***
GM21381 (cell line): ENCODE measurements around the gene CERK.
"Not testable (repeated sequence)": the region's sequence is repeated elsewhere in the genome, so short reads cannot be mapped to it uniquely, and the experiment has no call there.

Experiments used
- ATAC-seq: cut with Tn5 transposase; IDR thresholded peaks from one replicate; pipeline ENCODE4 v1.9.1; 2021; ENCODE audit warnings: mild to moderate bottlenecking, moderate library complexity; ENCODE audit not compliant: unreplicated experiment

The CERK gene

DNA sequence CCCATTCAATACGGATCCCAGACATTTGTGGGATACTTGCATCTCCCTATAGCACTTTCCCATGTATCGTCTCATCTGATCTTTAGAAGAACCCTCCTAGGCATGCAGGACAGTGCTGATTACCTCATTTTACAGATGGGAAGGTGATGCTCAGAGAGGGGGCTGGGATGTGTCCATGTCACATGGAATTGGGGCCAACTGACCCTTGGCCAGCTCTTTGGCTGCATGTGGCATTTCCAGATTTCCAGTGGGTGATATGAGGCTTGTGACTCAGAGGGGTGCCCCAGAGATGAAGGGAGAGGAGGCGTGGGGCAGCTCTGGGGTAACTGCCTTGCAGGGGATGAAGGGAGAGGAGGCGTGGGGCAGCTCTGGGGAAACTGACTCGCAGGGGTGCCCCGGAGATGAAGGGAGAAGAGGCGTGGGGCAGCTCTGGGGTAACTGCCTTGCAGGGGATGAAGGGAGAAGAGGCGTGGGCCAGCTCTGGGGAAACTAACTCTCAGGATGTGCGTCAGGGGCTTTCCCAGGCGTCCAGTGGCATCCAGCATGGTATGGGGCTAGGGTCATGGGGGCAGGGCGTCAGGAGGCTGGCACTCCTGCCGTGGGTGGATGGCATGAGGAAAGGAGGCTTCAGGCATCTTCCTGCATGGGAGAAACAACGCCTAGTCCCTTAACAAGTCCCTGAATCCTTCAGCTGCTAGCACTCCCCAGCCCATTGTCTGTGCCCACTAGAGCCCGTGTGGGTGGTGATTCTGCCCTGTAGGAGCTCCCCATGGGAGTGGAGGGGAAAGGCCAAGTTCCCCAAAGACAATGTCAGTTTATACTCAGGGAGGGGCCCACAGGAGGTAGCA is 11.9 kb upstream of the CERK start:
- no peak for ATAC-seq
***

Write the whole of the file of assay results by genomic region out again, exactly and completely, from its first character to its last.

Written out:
GM21381 (cell line): ENCODE measurements around the gene CERK.
"Not testable (repeated sequence)": the region's sequence is repeated elsewhere in the genome, so short reads cannot be mapped to it uniquely, and the experiment has no call there.

Experiments used
- ATAC-seq: cut with Tn5 transposase; IDR thresholded peaks from one replicate; pipeline ENCODE4 v1.9.1; 2021; ENCODE audit warnings: mild to moderate bottlenecking, moderate library complexity; ENCODE audit not compliant: unreplicated experiment

The CERK gene

DNA sequence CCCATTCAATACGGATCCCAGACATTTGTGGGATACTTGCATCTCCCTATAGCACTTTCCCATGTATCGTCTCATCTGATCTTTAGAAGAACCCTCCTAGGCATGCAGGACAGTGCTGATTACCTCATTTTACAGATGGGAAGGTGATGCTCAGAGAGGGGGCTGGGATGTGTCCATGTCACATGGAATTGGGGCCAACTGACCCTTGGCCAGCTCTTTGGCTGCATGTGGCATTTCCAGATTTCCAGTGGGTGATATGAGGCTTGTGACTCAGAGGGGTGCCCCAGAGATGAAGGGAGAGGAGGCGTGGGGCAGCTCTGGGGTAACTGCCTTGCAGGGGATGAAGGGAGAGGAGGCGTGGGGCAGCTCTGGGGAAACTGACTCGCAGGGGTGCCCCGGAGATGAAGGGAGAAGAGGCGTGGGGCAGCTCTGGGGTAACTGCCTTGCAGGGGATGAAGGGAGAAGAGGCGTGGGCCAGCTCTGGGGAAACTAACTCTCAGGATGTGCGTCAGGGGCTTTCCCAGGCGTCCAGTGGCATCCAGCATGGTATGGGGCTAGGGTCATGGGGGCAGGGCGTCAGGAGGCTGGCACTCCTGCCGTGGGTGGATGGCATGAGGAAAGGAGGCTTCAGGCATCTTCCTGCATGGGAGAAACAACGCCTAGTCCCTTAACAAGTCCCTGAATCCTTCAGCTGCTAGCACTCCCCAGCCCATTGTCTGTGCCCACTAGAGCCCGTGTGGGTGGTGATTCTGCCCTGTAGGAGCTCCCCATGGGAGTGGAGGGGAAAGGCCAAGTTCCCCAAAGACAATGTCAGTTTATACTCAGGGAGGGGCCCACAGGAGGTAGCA is 11.9 kb upstream of the CERK start:
- no peak for ATAC-seq